A Siamese Network structure to fine-tune the RoBERTa model and train a Natural Language Inference Classification task
This article will use Siamese architecture to fine-tune the RoBERTa model. We will also observe the dataset’s embedding distribution with PCA and TSNE as we fine-tune and train it. Training will happen on the fine-tuned RoBERTa model for Natural Language Inference classification (a subset of SNLI).
A subset of the SNLI dataset is used for training. 20,000 training samples, 10,000 validation samples, and 10,000 test samples. The NLI (Natural Language Inference) dataset has a premise and a hypothesis. The goal of the model is to predict whether the hypothesis is in contradiction, entailment, or neutral to the premise.
The original dataset has ~550,000 training samples. This experiment done on the full set will yield better results.
Let’s view the dataset analysis:
We can observe from the above graph that the dataset is balanced. Max sentence length can be estimated as 64 words after concatenating the premise with the hypothesis.
We will be using 2 models for this. The first one is for Siamese architecture to fine-tune RoBERTa. The second model will have a classification head to predict whether the sentences are entailment, contradiction, or neutral to each other.
Sentence Transformer Model:
The output of this model is a 768 feature or the context vector. We will compute embeddings for premise and hypothesis simultaneously and use cosine similarity loss to fine-tune the model.
- -1 for contradiction
- 0 for neutral
- 1 for entailment
The above diagram represents the architecture. After the fine-tuning is done, the weights of the RoBERTa model are saved for further downstream tasks.
Auto Model For Sequence Classification:
After fine-tuning the model with the Siamese architecture we will use the same RoBERTa weights to define a sequence classification model. In this model, the new weights will be assigned only to the last “classifier” layer. This will be further trained on the training data with a cyclic learning rate and Adam optimizer.
A learning rate 2e-5 with a cosine scheduler having 2 cycles is used for training. This is to avoid overfitting.
The above graph displays the loss and accuracy curves for the sequence classification. Test accuracy of 87% is achieved.
After training, we will save the weights. These weights can be again loaded to the Sentence Transformer model, and trained for a couple of epochs to get even better sentence embeddings.
Sentence Embeddings Analysis
We have trained the model 3 times:
- Load the original RoBERTa weights into Sentence Transformers to train with Siamese architecture. We can save these fine-tuned weights.
- Load the fine-tuned weights from the above training into a sequence classification model with RoBERTa. After training, we save these weights.
- Load the weights from the above step into Sentence Transformers to train with Siamese architecture for a couple of epochs and then save the weights.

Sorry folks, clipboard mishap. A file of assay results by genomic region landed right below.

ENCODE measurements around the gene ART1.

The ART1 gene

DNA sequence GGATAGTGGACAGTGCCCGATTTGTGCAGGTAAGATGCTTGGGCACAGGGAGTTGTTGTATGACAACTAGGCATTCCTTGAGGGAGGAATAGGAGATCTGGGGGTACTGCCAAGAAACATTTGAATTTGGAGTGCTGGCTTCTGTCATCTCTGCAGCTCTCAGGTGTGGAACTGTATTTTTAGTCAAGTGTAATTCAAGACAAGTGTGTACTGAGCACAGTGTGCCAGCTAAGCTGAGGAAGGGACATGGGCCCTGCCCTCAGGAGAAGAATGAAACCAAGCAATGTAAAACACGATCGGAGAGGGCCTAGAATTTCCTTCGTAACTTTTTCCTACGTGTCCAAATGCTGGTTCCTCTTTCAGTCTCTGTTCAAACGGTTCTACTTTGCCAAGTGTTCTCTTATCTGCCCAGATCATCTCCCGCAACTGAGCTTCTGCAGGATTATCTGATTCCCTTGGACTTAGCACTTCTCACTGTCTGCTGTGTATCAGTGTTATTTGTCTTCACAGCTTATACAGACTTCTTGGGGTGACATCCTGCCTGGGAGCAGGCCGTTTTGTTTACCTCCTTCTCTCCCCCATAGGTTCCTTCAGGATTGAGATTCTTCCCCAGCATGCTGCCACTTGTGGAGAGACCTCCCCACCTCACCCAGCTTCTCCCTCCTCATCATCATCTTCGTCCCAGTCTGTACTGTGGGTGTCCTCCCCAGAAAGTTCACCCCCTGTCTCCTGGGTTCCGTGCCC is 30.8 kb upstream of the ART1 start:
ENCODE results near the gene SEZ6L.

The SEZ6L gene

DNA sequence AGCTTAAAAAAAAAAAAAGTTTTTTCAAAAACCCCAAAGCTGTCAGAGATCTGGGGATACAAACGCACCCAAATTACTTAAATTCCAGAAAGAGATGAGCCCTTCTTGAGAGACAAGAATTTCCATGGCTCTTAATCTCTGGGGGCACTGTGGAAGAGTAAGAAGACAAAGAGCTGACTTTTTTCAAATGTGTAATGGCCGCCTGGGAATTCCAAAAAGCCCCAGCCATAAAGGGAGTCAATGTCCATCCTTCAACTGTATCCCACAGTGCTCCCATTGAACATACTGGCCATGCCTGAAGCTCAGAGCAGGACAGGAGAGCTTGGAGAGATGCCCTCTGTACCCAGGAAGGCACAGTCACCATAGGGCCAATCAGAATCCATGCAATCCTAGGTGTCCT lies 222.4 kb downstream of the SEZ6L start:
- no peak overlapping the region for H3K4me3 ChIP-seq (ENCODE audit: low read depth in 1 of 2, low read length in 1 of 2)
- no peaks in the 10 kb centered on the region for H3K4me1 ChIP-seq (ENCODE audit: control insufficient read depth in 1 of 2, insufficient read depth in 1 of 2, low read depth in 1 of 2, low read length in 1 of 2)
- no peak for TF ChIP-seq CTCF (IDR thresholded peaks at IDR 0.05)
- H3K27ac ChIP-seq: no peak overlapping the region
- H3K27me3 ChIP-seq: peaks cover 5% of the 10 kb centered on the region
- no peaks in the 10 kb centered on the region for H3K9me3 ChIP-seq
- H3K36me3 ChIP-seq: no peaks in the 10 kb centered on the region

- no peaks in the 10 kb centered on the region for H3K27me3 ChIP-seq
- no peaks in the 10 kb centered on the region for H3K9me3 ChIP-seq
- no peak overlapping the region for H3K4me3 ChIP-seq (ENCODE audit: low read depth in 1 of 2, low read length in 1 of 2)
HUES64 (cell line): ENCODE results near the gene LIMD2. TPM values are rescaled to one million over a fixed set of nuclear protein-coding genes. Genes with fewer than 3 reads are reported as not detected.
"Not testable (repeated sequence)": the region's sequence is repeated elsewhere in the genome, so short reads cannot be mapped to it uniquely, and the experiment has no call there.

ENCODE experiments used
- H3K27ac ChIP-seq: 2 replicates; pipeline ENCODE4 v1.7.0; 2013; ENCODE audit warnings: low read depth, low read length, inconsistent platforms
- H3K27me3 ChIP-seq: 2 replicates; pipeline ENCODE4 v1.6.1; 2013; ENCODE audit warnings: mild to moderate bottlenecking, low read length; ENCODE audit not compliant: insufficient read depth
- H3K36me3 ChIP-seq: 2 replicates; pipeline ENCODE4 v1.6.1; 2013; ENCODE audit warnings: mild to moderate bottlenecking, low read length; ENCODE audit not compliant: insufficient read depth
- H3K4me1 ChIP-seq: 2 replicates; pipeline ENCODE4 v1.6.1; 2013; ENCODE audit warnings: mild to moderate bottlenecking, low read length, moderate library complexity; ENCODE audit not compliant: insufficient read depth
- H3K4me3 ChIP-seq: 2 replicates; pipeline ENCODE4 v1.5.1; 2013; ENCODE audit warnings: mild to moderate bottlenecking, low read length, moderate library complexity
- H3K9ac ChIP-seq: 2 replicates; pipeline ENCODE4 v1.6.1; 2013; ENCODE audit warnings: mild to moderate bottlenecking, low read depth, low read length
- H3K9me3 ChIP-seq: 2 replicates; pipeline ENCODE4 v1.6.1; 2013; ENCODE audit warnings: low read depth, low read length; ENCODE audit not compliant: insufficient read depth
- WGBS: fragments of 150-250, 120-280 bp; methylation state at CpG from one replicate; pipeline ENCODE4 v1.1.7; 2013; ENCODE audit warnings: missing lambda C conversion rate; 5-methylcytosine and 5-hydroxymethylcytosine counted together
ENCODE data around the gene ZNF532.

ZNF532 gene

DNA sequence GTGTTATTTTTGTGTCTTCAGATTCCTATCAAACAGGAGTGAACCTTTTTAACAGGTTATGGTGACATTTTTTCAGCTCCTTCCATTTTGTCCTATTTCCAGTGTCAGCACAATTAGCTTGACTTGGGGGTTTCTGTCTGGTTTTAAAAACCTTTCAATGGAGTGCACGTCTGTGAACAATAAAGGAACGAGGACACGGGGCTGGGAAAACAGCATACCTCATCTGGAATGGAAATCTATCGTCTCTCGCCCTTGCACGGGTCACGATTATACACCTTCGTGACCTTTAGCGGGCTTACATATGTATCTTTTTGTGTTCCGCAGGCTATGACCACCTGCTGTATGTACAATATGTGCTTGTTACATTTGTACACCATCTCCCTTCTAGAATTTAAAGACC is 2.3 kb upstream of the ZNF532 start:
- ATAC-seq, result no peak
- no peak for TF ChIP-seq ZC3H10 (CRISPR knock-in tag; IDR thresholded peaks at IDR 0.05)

The sentence embeddings for all the sentence pairs in the training set are saved 3 times:
- Original RoBERTa weights.
- After fine-tuning with Siamese architecture.
- After sequence classification and fine-tuning with Siamese architecture again.
On these 3 versions of sentence embeddings, we will run PCA and TSNE fit to analyze the effect of fine-tuning with the dataset. The following graphs represent the analysis:
Graph 1: We run PCA with n_components = 3 on all the 3 instances of sentence embeddings and plot the graph for 2 dimensions.
Graph 2: We run PCA with n_components = 3 on all the 3 instances of sentence embeddings and plot a 3D graph for all the data points.
Graph 3: We run TSNE fitting with n_components = 2 on all the 3 instances of sentence embeddings and plot the graph.
Graph 4: We run PCA with n_components = 50 and run TSNE fitting on top of it with n_component = 2 on all the 3 instances of sentence embeddings. In this graph, we compare the plot for the previous 2 plots and the current plot.
Graph 4.1: For original RoBERTa weights. The observation on this is that all the data points are scattered and no logic is sufficient to show a clear distinction between sentence pair embeddings based on their label.
Graph 4.2: After fine-tuning the Siamese architecture we can observe some distinctions between sentence pair embeddings based on their label.
Graph 4.3: After sequence classification and fine-tuning the Siamese architecture we can observe that there is a clear distinction between sentence pair embeddings based on their label.
I have presented the impact of training a transformers model with a semi-supervised approach that always leads to a robust model. This experiment was done on a small set of 20,000 data points. Doing this on an actual dataset will have a bigger impact. There are already fine-tuned models with Siamese architecture on huggingface that be used directly.
Other techniques can be used to better cluster or visualize the sentence pair embeddings. These visualizations can also be done for any other NLP task.